"The upswing that we'll see this summer is a result of pent-up demand from homebuyers and supply-in-progress from homebuilders that has simply been pushed off a few months. However, after this pent-up demand goes away, the true economic scarring due to the pandemic will begin to affect the housing market as the tide of pent-up demand goes out."

The virus and other challenges currently impacting the industry have created a wide range of thoughts regarding the future of home prices. Here's a list of analysts and their projections, from the lowest depreciation to the highest appreciation:

We can garner two important points from this list:

  1. There is no real consensus among the experts.
  2. No one projects prices to crash like they did in 2008.

Bottom Line

Whether you're thinking of buying a home or selling your house, know that home prices will not change dramatically this year, even with all of the uncertainty we've faced in 2020.

 

- Keeping Current Matters - June 23, 2020

June
18

Homebuilder Sentiment Posts Biggest Monthly Surge Ever, a Sign Housing is Rebounding from COVID

KEY POINTS

    • * Builder sentiment jumped a striking 21 points in June to 58, the largest monthly increase ever in the National Association of Home Builders/Wells Fargo Housing Market Index.
    • * Any reading above 50 indicates a positive market. In April, it plunged a record 42 points to 30.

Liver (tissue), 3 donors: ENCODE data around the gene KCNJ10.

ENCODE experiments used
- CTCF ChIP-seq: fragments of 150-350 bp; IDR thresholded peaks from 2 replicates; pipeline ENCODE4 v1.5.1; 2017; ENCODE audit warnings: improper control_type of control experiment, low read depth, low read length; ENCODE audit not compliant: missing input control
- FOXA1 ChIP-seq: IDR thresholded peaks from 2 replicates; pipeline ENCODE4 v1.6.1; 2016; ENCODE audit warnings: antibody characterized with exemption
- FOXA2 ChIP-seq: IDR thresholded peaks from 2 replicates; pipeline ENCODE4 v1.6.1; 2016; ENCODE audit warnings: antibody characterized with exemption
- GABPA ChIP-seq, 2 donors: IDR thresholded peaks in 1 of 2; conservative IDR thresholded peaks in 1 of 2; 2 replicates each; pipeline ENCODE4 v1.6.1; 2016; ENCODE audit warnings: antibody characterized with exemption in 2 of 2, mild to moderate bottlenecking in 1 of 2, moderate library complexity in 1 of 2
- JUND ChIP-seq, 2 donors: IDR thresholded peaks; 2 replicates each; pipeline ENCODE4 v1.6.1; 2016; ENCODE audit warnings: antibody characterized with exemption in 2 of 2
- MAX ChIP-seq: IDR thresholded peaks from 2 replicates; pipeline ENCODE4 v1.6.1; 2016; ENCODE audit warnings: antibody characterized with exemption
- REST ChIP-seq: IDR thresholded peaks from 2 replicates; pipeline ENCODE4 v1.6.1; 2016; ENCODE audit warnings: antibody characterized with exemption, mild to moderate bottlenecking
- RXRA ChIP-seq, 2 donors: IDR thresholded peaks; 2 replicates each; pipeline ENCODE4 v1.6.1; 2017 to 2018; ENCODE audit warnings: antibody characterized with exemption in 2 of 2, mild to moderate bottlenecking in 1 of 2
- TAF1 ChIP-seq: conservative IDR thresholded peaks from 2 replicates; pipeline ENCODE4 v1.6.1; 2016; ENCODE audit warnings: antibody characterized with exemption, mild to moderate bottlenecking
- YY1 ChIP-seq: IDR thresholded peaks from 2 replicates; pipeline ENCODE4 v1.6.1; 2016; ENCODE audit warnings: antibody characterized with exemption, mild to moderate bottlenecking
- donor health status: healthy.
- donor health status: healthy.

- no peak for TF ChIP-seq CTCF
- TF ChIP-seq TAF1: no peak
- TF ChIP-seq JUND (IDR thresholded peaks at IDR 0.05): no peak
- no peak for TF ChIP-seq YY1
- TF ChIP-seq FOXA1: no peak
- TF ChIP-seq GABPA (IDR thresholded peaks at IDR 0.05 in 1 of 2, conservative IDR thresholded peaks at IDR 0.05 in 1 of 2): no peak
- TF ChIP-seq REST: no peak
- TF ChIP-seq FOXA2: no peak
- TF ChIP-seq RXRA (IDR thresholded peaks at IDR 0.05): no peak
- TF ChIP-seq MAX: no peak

• * Of the index's three components, current sales conditions jumped 21 points to 63. Sales expectations in the next six months rose 22 points to 68. Buyer traffic more than doubled from May to June, from 22 to 43.

A faster than expected turnaround in demand following a sharp drop-off at the start of the coronavirus pandemic, has the nation's homebuilders bullish on their business again.

Builder sentiment jumped a striking 21 points in June to 58, the largest monthly increase ever in the National Association of Home Builders/Wells Fargo Housing Market Index. Any reading above 50 indicates a positive market. In April, it plunged a record 42 points to 30.

"As the nation reopens, housing is well-positioned to lead the economy forward," said NAHB Chairman Dean Mon, a homebuilder and developer from Shrewsbury, New Jersey. "Inventory is tight, mortgage applications are increasing, interest rates are low and confidence is rising."

  • CNBC, June 16, 2020
June
16

US Housing Shortage Sparks Uptick in Bidding Wars

How dramatic will home recovery sales be in coming months?

As more Americans jump back into the housing market, competition for limited inventory is increasing among prospective homebuyers.  Many major cities around the U.S. experienced an uptick in interest, creating bidding wars for available properties, according to real estate brokerage firm Redfin.  Nearly 50 percent of Redfin offers faced competition in May, up from 43.9 percent in April.  Meanwhile, the number of listings on the market was 18.9 percent lower than the same period last year.  "Bidding wars also jumped in May because homebuyers felt they were starting to get more clarity around where the economy was headed, with cities around the nation lifting stay-at-home orders," Redfin lead economist Taylor Marr said in a statement. "This gave house hunters more confidence to compete."